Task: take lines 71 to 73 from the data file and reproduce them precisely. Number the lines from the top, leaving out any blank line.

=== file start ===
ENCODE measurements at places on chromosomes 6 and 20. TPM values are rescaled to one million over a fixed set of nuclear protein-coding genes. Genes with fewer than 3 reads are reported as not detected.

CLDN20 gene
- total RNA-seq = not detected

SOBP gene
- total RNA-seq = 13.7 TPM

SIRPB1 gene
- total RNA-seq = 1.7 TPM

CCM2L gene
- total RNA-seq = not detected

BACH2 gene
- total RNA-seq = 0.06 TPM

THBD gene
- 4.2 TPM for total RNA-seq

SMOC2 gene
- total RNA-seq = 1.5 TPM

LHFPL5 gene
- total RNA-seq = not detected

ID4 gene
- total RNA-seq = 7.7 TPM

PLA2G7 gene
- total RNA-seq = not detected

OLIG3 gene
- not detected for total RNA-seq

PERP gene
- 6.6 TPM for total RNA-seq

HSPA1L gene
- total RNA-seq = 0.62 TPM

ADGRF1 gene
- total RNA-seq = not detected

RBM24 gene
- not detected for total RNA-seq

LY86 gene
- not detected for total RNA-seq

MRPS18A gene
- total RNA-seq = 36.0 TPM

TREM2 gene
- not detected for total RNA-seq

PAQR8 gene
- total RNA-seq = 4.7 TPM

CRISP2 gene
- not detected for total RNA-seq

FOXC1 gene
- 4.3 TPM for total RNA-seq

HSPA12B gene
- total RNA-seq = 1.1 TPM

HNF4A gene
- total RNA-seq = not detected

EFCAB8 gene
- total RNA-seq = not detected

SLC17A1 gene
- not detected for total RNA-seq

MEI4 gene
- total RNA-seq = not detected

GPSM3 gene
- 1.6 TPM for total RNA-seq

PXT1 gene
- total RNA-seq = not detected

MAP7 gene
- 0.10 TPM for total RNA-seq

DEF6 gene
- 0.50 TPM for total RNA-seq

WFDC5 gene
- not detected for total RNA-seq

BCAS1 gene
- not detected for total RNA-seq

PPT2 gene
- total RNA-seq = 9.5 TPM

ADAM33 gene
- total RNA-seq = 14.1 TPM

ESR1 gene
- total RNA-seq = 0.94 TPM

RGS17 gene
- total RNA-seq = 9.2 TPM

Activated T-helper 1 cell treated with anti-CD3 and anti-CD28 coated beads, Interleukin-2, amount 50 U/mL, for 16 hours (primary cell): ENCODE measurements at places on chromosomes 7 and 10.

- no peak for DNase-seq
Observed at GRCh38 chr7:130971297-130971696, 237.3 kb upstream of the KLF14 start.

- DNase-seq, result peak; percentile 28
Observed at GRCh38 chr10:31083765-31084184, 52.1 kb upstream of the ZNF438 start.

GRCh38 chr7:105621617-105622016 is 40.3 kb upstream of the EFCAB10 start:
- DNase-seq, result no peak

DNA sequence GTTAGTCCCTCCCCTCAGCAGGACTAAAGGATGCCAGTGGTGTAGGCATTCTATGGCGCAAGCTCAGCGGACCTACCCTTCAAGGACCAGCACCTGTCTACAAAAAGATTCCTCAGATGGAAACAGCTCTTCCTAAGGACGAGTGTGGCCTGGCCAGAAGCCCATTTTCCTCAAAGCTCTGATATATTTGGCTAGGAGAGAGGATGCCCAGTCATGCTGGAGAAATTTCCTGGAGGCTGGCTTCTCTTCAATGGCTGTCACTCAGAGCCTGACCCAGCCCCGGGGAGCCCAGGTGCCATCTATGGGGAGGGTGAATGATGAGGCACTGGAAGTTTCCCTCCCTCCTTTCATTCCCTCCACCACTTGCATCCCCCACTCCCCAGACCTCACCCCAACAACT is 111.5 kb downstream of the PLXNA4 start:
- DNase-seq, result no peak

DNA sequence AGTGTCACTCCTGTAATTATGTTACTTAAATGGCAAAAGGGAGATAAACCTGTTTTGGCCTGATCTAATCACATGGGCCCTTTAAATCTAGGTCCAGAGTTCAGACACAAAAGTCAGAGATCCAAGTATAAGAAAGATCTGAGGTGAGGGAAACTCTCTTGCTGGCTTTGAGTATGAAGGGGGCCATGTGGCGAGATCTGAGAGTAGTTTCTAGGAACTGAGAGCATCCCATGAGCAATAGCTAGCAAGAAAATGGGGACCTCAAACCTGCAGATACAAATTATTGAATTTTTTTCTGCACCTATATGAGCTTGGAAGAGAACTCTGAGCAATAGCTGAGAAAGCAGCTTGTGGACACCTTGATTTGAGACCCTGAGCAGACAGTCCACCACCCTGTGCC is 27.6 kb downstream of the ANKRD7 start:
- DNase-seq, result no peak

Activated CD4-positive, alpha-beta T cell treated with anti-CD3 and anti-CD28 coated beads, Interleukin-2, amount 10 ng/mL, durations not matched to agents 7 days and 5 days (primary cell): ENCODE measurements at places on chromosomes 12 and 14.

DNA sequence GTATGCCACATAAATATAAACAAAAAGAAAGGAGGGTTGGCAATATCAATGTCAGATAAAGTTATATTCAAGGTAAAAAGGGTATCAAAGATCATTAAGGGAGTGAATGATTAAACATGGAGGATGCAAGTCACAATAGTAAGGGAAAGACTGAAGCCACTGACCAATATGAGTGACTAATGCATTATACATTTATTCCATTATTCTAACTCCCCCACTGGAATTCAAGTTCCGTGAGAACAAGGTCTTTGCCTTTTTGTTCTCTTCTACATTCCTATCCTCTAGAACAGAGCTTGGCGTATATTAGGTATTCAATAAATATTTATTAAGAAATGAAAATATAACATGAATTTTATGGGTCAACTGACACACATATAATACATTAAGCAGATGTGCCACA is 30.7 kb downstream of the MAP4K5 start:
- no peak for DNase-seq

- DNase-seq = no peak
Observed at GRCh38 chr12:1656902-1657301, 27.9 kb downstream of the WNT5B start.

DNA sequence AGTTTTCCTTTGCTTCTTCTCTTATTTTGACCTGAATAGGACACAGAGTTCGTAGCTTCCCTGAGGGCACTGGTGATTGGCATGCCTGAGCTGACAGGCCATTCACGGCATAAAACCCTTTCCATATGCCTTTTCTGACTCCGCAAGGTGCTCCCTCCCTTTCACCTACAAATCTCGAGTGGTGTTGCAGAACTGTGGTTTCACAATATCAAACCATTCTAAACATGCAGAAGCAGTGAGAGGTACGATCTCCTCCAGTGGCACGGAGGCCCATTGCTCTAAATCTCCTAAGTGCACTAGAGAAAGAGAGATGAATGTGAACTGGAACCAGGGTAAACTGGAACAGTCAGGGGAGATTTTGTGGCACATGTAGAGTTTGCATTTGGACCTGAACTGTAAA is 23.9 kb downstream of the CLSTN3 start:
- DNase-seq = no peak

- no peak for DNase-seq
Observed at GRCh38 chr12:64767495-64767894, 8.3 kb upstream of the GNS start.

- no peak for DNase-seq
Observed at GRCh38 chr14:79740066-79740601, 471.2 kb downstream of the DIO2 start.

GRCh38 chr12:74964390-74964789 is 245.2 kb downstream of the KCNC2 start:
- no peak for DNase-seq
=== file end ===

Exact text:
- total RNA-seq = 0.94 TPM

RGS17 gene
- total RNA-seq = 9.2 TPM